Michigan Attorney General Bill Schuette called for a deadline to close a controversial portion of an oil pipeline that runs along the bottom of the Straits of Mackinac, a channel that connects two of the Great Lakes. The pipeline has had more than two dozen leaks over its lifespan, and parts of its outer coating have come off.
The announcement came as the state released a report looking at alternatives for that section of the Enbridge pipeline, called Line 5.
The report's suggestions include drilling a tunnel under the straits for a new line, selecting an alternate route or using rail cars to transport the oil instead. It also left open the possibility that the existing pipeline could continue to operate indefinitely.
"The Attorney General strongly disagrees" with allowing the existing pipeline to continue operating, said a statement released by Schuette's office on Thursday. "A specific and definite timetable to close Line 5 under the straits should be established."
Schuette did not, however, specify when that deadline should be, or how it should be set.
For years, environmentalists and a local Indian tribe have been calling for the closure of this short stretch of the pipeline. Built in 1953, it sits exposed above the lakebed where Lake Huron meets Lake Michigan. Earlier this year, Enbridge acknowledged that an outer coating had fallen off of the line in places, and it has sprung at least 29 leaks in its 64-year history. The 645-mile line carries about 540,000 barrels per day of light crude, including synthetic crude from Canada's tar sands, as well as natural gas liquids, from Superior, Wisconsin, to Sarnia, Ontario.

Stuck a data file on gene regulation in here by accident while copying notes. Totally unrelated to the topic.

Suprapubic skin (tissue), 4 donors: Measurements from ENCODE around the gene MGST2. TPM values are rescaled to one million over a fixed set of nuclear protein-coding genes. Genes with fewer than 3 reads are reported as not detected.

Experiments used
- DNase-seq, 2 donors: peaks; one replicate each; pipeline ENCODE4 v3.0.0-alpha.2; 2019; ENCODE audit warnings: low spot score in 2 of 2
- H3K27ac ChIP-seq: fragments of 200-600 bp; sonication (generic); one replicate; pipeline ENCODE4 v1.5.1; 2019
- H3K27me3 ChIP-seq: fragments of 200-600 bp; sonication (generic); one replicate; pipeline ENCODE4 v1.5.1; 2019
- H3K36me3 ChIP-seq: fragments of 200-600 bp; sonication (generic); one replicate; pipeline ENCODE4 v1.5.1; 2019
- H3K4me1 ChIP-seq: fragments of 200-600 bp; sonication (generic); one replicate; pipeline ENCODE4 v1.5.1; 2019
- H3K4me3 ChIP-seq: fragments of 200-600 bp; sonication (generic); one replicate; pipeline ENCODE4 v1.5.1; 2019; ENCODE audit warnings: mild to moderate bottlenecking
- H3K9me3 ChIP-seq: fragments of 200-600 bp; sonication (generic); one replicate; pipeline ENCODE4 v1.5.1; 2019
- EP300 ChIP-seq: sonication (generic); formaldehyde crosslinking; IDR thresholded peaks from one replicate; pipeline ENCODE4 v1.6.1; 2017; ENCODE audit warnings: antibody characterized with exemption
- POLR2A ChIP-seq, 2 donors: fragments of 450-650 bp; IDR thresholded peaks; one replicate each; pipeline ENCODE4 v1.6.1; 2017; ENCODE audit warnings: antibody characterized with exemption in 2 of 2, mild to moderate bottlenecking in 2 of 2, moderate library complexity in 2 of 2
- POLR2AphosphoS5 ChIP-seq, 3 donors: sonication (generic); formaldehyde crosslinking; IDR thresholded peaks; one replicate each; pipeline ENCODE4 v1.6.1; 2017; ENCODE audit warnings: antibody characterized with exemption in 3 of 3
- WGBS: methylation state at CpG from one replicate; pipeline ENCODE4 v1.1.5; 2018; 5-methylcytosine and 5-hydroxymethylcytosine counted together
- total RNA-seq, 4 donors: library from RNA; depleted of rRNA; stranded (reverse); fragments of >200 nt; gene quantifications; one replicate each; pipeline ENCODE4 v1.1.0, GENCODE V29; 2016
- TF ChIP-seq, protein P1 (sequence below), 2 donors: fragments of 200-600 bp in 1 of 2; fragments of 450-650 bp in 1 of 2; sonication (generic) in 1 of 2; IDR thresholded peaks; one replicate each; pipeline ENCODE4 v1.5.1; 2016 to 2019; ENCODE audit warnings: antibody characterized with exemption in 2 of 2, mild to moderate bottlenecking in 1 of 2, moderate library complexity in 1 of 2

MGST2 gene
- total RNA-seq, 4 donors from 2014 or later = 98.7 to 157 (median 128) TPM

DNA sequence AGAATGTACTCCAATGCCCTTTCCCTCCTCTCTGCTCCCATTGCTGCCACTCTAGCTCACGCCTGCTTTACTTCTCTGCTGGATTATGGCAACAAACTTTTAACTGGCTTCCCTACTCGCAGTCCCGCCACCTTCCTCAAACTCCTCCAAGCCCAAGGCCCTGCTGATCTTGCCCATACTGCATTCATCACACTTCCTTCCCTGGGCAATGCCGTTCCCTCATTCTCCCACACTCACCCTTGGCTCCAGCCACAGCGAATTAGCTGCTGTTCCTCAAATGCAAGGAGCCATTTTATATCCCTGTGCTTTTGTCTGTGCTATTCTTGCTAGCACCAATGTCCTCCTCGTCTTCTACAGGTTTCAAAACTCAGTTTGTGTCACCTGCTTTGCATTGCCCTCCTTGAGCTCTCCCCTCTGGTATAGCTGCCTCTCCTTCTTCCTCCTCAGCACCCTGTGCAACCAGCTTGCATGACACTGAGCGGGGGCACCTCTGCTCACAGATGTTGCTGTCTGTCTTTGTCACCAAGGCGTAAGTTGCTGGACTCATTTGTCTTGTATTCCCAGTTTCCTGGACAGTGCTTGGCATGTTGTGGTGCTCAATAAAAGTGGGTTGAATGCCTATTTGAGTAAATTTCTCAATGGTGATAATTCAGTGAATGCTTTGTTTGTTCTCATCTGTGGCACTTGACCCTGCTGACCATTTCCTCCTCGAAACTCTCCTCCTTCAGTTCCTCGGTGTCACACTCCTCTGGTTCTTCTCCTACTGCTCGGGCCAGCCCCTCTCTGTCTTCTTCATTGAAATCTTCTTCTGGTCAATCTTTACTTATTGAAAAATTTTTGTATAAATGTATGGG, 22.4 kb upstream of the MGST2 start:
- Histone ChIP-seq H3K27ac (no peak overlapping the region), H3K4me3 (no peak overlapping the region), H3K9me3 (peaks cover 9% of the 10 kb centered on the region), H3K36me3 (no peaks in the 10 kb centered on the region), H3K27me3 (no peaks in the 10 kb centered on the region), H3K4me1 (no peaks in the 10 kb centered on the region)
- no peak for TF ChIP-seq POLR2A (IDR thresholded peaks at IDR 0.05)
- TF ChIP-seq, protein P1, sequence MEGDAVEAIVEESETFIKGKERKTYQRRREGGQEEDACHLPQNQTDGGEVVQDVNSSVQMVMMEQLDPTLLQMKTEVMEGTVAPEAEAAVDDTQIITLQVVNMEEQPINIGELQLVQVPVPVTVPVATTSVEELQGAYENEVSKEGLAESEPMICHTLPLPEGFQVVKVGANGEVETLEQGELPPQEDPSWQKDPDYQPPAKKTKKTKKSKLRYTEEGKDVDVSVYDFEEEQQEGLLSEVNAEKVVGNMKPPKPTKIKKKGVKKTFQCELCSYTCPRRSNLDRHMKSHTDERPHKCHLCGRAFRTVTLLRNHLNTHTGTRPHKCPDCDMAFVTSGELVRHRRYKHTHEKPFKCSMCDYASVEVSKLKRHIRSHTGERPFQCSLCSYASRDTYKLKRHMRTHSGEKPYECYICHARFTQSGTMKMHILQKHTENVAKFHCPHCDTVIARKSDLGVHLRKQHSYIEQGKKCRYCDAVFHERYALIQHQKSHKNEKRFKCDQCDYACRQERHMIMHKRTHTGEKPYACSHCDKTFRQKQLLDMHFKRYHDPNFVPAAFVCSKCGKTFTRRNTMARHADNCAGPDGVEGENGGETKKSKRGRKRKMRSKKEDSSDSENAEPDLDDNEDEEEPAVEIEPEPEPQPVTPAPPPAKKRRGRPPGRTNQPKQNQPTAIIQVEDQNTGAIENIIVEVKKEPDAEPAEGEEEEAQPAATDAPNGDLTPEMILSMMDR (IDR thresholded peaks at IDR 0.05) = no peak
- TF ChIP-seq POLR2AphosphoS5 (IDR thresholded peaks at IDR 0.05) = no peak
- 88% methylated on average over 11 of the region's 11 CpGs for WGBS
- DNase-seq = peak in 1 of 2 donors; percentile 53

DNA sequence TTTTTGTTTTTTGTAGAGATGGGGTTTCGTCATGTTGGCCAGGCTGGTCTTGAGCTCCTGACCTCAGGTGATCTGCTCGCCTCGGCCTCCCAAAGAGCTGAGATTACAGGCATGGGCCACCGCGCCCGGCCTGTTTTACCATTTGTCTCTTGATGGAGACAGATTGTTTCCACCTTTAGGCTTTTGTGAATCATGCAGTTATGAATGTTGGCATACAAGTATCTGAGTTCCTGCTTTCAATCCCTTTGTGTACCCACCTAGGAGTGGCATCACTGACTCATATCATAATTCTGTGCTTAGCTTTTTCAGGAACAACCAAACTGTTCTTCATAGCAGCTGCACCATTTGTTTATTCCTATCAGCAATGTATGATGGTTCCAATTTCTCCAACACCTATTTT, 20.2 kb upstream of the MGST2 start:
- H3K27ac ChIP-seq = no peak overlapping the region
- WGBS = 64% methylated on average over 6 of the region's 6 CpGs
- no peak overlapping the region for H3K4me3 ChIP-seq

Schuette, a Republican, had said before that this section of the line should close eventually, but he hasn't taken any action to hasten a closure. Advocacy groups have asked the state to revoke Enbridge's easement to pass through the straits.
"It's great that he's reasserting his commitment to shut down Line 5," said Mike Shriberg, Great Lakes executive director for the National Wildlife Federation. "The question now is, is there enough evidence for him to take action right away."
The state had commissioned two studies on the line to be paid for by Enbridge, one that was released yesterday and another that was to produce a risk analysis for the pipeline. Last week, however, the state cancelled the risk analysis after discovering that someone who had contributed to it had subsequently done work for Enbridge.
Michael Barnes, an Enbridge spokesman, said the company would need time to review the report before giving specific comments, but that it "remains committed to protecting the Great Lakes and meeting the energy needs of Michigan through the safe operation of Line 5."
Shriberg said that now that the report on alternatives is out, it's time for the state to act.
"Ultimately, the attorney general and the governor have a decision to make," he said. "They've been saying for years that they've been waiting for the full information to come in."